A sound economy, thriving business sector, and commitment to equal opportunity are three factors that have played a vital role in developing and maintaining the United States’ position as a world leader. We must remain committed to these factors to ensure our continued global success, and to do that, we must cultivate our greatest resource—the people who live and work here.
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In the November 2011 State of Young America poll conducted by Young Invincibles and Dēmos, half of Americans aged 18 to 34 surveyed said they expected to be worse off than their parents. Even more disconcerting, more than three-quarters of those surveyed believed that the American middle class was disappearing. The bleak moods behind these findings are unsettling at best—alarming at worst—and are underscored by the latest Center for Labor Market Studies research indicating that teen and young adult employment rates have dropped to a new post-World War II low.
High-tech manufacturing companies like Boeing are concerned about the United States’ ability to sustain its leadership role in technology and innovation. The state of American education—and even the academic rigor required to earn an engineering degree—has become a frequent talking point at the national level. Some even mistakenly theorize that our students are not up to the challenge of studying engineering, math, and science because it’s just too hard. The answer to this national crisis lies not in changing the engineering, math, and science curriculum but in changing learning environments and how these subjects are taught.
By Sean Hackbarth
By Sean Hackbarth
As if oil and gas permit restrictions on federal lands and ill-considered regulation weren’t big enough obstacles to energy development, the lack of skilled workers is also hamstringing the energy industry and our economy.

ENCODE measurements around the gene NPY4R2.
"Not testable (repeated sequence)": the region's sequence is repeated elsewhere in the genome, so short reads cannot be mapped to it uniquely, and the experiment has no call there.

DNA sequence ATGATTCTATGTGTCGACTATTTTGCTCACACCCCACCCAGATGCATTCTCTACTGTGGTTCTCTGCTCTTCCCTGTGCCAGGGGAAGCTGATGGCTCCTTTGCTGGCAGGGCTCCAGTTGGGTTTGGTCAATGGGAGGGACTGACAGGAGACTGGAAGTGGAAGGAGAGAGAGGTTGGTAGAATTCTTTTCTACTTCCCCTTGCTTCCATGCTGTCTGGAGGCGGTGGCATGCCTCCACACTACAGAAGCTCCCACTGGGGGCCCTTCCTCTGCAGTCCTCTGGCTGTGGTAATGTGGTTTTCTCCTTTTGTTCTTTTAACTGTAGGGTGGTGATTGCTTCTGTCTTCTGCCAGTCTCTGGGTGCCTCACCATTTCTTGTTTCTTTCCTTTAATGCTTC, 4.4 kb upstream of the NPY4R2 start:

By Kelly Reynolds
We hear it every day: ‘The success or failure of our education system directly correlates to the success or failure of the U.S. economy.’ We know that learning and mastering essential skills, such as writing and mathematics, in K–12 and postsecondary schooling is crucial to landing a job and excelling in the workforce. Yet, it’s also known that American public schools are failing across the board.
WASHINGTON, D.C.—The Institute for a Competitive Workforce (ICW), an affiliate of the U.S. Chamber of Commerce, hosted a forum today with business leaders, policymakers, and education innovators to discuss how to close our country’s ongoing skills gap crisis.
One key to thriving in a competitive global economy is a properly skilled workforce that can innovate, create new products and services, and bring them to market quickly and efficiently. America remains a leader in innovation, but its workforce is falling behind. Education and workforce development systems have not kept pace with the demands of the 21st century, and we all bear the costs of this failure. American businesses spend billions of dollars each year training their employees and pour billions more into education. Despite these substantial investments, employers continue to report that too many job seekers are unqualified for modern jobs.